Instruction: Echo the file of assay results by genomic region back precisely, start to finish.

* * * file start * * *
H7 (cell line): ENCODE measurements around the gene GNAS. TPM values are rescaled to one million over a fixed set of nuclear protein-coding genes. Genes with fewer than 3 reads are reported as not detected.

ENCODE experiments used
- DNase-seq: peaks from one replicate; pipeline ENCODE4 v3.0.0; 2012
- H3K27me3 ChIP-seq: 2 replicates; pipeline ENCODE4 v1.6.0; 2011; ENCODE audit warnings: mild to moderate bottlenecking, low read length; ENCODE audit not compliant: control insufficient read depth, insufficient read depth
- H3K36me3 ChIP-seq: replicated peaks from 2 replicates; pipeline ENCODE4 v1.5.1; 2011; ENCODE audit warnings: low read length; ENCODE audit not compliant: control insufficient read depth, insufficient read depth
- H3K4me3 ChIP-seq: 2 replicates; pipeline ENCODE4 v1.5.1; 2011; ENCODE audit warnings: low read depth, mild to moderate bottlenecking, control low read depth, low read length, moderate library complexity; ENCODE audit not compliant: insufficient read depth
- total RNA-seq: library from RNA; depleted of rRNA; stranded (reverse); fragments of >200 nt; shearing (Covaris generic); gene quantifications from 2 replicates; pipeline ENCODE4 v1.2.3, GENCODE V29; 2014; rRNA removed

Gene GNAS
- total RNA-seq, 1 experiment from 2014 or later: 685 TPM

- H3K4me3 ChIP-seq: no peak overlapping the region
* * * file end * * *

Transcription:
H7 (cell line): ENCODE measurements around the gene GNAS. TPM values are rescaled to one million over a fixed set of nuclear protein-coding genes. Genes with fewer than 3 reads are reported as not detected.

ENCODE experiments used
- DNase-seq: peaks from one replicate; pipeline ENCODE4 v3.0.0; 2012
- H3K27me3 ChIP-seq: 2 replicates; pipeline ENCODE4 v1.6.0; 2011; ENCODE audit warnings: mild to moderate bottlenecking, low read length; ENCODE audit not compliant: control insufficient read depth, insufficient read depth
- H3K36me3 ChIP-seq: replicated peaks from 2 replicates; pipeline ENCODE4 v1.5.1; 2011; ENCODE audit warnings: low read length; ENCODE audit not compliant: control insufficient read depth, insufficient read depth
- H3K4me3 ChIP-seq: 2 replicates; pipeline ENCODE4 v1.5.1; 2011; ENCODE audit warnings: low read depth, mild to moderate bottlenecking, control low read depth, low read length, moderate library complexity; ENCODE audit not compliant: insufficient read depth
- total RNA-seq: library from RNA; depleted of rRNA; stranded (reverse); fragments of >200 nt; shearing (Covaris generic); gene quantifications from 2 replicates; pipeline ENCODE4 v1.2.3, GENCODE V29; 2014; rRNA removed

Gene GNAS
- total RNA-seq, 1 experiment from 2014 or later: 685 TPM

- H3K4me3 ChIP-seq: no peak overlapping the region